Johann Sebastian Bach
Johann Sebastian Bach

Johann Sebastian Bach Biography (BBC)

Born in the German town of Eisenach, J. S. Bach was a chorister then violinist before taking his first organist post at Arnstadt while still a teenager. It was in Weimar, as court organist from 1708, that Bach began to produce monthly cantatas, and wrote many of his great organ works, as well as organ transcriptions of concertos by Vivaldi.

In 1717 Prince Leopold offered him the position of Kapellmeister at Cöthen, where he wrote the Brandenburg Concertos, the four Orchestral Suites and the violin concertos, and married his second wife Anna Magdalena, who bore 13 children. Bach's fearsome duties in his final job, as Kantor of the Thomasschule in Leipzig from 1723 until his death, involved teaching Latin and Music, choir-training, and writing and directing music for the services.

Nevertheless he managed also to write the Mass in B minor, the six choral Motets, The Art of Fugue, The Musical Offering and Goldberg Variations during this time. His inventive contrapuntalism became unfashionable soon after his death until the early 19th century, since when his reputation has remained unquestioned.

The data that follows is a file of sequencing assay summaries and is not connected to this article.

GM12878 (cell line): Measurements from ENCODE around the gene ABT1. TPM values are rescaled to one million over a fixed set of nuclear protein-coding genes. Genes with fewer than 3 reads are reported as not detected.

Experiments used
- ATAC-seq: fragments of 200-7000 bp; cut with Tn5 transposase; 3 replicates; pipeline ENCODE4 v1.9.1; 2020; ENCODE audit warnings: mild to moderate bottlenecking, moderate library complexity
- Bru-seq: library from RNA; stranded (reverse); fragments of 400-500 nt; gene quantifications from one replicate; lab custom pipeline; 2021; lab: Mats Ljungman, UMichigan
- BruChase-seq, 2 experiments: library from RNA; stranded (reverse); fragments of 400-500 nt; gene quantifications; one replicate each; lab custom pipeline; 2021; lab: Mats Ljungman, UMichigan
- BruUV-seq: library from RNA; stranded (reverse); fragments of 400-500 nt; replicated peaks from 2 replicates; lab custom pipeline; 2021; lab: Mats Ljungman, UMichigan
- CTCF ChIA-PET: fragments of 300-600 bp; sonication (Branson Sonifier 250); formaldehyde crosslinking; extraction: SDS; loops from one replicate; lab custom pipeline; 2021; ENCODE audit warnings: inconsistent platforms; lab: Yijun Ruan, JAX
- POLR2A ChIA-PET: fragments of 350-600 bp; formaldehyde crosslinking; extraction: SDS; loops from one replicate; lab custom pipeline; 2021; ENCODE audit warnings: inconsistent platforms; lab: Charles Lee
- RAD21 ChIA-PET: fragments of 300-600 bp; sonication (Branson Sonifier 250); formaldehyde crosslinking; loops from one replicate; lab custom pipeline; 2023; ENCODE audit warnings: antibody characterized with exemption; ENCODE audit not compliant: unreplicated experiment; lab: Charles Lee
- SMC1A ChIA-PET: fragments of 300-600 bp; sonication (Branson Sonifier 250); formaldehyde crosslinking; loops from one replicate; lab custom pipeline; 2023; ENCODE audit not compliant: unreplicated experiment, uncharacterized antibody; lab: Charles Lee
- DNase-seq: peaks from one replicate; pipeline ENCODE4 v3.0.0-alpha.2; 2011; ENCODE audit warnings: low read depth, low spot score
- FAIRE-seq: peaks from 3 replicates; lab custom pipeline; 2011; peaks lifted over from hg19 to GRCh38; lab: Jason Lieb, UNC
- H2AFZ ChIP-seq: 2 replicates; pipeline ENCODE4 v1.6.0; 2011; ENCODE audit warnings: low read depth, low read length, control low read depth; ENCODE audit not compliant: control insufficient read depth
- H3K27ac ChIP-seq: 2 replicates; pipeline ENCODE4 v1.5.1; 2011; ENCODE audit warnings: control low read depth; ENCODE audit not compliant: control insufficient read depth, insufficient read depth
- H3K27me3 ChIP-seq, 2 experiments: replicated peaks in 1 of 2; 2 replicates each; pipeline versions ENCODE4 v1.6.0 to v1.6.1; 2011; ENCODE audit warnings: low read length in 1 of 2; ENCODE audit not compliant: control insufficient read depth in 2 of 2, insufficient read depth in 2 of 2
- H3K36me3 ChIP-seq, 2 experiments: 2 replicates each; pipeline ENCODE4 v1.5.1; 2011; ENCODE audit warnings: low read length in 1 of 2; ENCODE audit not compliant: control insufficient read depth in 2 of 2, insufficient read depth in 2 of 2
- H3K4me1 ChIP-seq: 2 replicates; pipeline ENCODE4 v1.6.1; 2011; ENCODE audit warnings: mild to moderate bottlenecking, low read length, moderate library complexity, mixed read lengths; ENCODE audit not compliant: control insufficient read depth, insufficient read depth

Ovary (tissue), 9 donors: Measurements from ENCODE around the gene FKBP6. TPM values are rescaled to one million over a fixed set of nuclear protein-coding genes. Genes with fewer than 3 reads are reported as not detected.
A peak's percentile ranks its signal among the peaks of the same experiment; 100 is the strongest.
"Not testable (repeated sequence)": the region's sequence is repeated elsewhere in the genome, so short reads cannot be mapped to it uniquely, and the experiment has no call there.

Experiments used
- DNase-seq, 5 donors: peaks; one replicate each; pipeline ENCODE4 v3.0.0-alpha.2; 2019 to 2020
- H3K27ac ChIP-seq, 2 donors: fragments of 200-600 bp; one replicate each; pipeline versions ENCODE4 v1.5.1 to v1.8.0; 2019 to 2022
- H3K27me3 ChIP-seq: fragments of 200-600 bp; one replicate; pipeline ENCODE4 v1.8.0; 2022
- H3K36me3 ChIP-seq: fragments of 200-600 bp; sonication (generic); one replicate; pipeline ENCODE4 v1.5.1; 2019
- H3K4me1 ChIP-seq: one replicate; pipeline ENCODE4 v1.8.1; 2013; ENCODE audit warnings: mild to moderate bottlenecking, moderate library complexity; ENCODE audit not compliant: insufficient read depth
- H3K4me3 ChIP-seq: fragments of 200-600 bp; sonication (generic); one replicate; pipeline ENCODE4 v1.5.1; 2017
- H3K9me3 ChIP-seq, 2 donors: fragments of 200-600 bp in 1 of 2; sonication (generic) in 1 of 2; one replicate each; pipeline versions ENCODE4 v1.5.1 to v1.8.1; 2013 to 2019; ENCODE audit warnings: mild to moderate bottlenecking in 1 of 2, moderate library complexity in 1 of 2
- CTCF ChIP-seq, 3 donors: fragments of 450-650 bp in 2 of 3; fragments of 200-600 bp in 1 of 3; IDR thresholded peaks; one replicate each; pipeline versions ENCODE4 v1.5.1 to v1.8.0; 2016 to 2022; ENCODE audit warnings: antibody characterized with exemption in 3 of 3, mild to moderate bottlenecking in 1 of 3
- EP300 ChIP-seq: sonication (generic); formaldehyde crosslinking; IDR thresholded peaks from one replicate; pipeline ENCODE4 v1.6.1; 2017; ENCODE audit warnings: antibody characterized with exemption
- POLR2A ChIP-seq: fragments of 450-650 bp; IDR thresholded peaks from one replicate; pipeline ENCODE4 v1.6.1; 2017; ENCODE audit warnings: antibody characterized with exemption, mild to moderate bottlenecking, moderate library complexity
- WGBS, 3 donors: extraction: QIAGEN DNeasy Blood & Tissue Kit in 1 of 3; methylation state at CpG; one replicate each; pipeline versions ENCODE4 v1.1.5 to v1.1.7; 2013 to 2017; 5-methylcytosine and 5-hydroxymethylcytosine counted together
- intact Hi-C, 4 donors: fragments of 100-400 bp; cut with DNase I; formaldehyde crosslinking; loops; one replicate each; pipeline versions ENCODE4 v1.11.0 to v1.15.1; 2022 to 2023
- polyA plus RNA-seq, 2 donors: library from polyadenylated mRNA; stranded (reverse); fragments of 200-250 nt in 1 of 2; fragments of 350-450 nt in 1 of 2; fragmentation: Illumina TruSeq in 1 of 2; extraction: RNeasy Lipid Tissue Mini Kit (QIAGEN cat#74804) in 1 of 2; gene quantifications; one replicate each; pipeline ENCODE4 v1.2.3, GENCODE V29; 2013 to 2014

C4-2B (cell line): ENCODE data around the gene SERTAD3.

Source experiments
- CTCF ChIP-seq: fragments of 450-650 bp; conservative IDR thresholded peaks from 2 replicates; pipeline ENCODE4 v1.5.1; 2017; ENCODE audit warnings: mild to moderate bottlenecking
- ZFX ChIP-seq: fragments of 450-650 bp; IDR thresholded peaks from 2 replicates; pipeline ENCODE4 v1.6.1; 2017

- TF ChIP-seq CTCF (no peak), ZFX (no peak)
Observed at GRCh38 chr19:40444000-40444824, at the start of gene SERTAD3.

Profile © Edward Bhesania

Johann Sebastian Bach Biography (Wikipedia)

Johann Sebastian Bach (31 March [O.S. 21 March] 1685 – 28 July 1750) was a German composer and musician of the Baroque period. He is known for instrumental compositions such as the Brandenburg Concertos and the Goldberg Variations, and for vocal music such as the St Matthew Passion and the Mass in B minor. Since the 19th-century Bach Revival he has been generally regarded as one of the greatest composers of all time.

The Bach family already counted several composers when Johann Sebastian was born as the last child of a city musician in Eisenach. After being orphaned at age 10, he lived for five years with his eldest brother Johann Christoph, after which he continued his musical formation in Lüneburg. From 1703 he was back in Thuringia, working as a musician for Protestant churches in Arnstadt and Mühlhausen and, for longer stretches of time, at courts in Weimar, where he expanded his organ repertory, and Köthen, where he was mostly engaged with chamber music. From 1723 he was employed as Thomaskantor (cantor at St. Thomas) in Leipzig. He composed music for the principal Lutheran churches of the city, and for its university's student ensemble Collegium Musicum. From 1726 he published some of his keyboard and organ music. In Leipzig, as had happened during some of his earlier positions, he had difficult relations with his employer, a situation that was little remedied when he was granted the title of court composer by his sovereign, Augustus, Elector of Saxony and King of Poland, in 1736. In the last decades of his life he reworked and extended many of his earlier compositions. He died of complications after eye surgery in 1750 at the age of 65.

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